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How Do Split System Air Conditioning or Heat Pump Units Function?

Written by American Cooling And Heating on . Posted in Arizona Heat Pump Air Conditioning

The Components of a Split System

Split System air conditioning units use a compressor, condenser and evaporator to pump refrigerant fluid through a heat exchange process. However, unlike the layout of a conventional cooling unit, the components of a Split System are not self-contained in a single condensing unit.

Residential central air conditioning or heat pump systems typically feature a Split System design. The condenser and compressor usually makeup the outdoors component of the system. When installed correctly, the external unit is mounted in a shady area free of brush and unnecessary obstructions to air flow. Likewise, the evaporator, blower and ductwork function as components of inside sections of the unit.

The fined coils of the evaporator is typically mounted in the ductwork and downstream of the blower unit. The units are connected via two flexible refrigerant lines. In an energy-efficient design, each of the components is custom-selected to meet the exact physical requirements of each individual home. Refrigerant piping is also custom-fashioned make the best use of the equipment.

Fundamentals of Split System Operations

In any Split System heat pump or air conditioning layout, two fundamental processes are involved:

1) Some form of refrigerant fluid provides the principle cooling power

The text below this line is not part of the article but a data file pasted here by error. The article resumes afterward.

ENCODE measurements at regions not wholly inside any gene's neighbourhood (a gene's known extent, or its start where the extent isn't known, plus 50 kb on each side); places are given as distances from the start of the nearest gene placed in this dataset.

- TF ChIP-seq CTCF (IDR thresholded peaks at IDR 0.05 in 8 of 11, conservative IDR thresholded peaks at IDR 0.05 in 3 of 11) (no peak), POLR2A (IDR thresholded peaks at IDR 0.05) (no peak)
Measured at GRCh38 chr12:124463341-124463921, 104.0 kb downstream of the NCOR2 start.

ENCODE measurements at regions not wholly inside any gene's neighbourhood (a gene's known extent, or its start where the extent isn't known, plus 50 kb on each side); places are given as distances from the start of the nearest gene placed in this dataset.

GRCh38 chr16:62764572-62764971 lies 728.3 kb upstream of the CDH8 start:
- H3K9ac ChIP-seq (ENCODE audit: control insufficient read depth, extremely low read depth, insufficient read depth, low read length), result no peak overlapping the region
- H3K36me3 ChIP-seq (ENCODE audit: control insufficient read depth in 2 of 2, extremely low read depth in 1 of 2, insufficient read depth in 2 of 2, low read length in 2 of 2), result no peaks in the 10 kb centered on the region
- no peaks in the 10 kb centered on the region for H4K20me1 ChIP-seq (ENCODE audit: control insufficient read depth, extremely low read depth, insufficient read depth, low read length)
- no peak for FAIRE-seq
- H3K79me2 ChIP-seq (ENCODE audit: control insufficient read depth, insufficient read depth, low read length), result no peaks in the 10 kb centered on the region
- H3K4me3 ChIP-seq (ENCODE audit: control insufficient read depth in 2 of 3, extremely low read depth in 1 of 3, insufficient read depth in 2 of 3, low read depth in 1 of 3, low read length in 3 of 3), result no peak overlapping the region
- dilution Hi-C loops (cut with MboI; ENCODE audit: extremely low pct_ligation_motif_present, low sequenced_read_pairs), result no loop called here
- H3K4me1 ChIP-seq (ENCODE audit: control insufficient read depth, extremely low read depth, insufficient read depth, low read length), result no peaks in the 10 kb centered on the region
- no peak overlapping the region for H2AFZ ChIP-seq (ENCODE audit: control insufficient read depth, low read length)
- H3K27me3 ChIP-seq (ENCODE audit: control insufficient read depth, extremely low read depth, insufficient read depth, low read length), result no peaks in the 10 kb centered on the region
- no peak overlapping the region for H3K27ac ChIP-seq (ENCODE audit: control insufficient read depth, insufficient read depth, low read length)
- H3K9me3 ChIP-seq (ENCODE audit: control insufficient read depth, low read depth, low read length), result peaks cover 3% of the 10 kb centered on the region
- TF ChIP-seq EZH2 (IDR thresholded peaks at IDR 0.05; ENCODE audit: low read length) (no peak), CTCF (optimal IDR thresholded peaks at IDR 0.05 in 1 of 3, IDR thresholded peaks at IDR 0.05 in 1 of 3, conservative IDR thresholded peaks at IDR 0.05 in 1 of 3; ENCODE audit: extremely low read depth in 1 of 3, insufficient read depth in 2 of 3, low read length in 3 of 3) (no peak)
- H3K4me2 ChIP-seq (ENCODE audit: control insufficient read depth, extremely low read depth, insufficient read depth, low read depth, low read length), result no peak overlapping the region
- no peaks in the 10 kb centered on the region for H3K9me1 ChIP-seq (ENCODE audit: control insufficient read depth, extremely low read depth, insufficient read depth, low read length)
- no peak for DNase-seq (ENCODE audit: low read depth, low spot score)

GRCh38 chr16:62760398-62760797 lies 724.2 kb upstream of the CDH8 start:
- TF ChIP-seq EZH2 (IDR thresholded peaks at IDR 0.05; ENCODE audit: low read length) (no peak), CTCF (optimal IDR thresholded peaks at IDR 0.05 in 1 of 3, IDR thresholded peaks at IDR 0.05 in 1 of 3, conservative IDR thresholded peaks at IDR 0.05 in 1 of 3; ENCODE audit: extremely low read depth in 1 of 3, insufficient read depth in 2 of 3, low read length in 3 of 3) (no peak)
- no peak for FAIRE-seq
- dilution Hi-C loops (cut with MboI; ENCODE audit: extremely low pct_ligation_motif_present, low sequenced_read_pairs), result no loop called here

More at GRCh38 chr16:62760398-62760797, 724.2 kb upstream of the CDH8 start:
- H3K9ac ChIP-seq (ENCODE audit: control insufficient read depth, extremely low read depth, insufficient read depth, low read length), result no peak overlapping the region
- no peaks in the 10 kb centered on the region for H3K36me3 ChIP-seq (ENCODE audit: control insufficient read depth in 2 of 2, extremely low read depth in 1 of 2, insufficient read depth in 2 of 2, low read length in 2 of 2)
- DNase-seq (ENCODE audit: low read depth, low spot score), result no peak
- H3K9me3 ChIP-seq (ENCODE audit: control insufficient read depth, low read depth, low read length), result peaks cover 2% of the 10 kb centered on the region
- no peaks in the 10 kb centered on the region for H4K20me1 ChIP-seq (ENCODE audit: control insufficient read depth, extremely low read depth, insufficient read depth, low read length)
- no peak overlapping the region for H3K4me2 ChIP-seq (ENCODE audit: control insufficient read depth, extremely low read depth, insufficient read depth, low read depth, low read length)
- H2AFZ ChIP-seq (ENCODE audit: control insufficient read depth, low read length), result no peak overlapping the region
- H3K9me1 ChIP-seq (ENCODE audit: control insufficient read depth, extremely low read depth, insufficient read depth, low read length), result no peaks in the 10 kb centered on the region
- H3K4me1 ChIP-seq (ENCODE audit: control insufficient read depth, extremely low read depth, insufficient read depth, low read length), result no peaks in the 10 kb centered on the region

2) The primary components of the cooling unit, evaporator and condenser, are located in separate physical locations.

Two points mark the distinction between a Split System heat pump and a Split System air conditioner:

  1. Heat pumps are capable of reversing the condenser and evaporator functions
  2. Being dedicated to cooling only, central air conditioning systems typically provide a better cooling energy-efficiency ratio than heat pumps.

Evaporator: Typically considered the starting junction of the cooling cycle, the evaporator receives high-pressure refrigerant liquid through a thermostatic expansion valve. Due to pressure differences and heat drawn from the surrounding medium of air or water, the liquid within the evaporator boils. Thus the evaporator captures the heat from within the building and transfers it to the refrigerant gas as it leaves the evaporator.

Compressor: In simple words, air conditioning systems transfer indoor heat to the outdoors. Heat pumps can reverse this function. The compressor within the system draws refrigerant gas from the evaporator, performs a compression process on the gas and then releases the compressed gas directly into the condenser.

Evaporator: Typically considered the starting junction of the cooling cycle, the evaporator receives high-pressure refrigerant liquid through a thermostatic expansion valve. Due to pressure differences and heat drawn from the surrounding medium of air or water, the liquid within the evaporator boils. Thus the evaporator captures the heat from within the building and transfers it to the refrigerant gas as it leaves the evaporator.

Compressor: In simple words, air conditioning systems transfer indoor heat to the outdoors. Heat pumps can reverse this function. The compressor within the system draws refrigerant gas from the evaporator, performs a compression process on the gas and then releases the compressed gas directly into the condenser.

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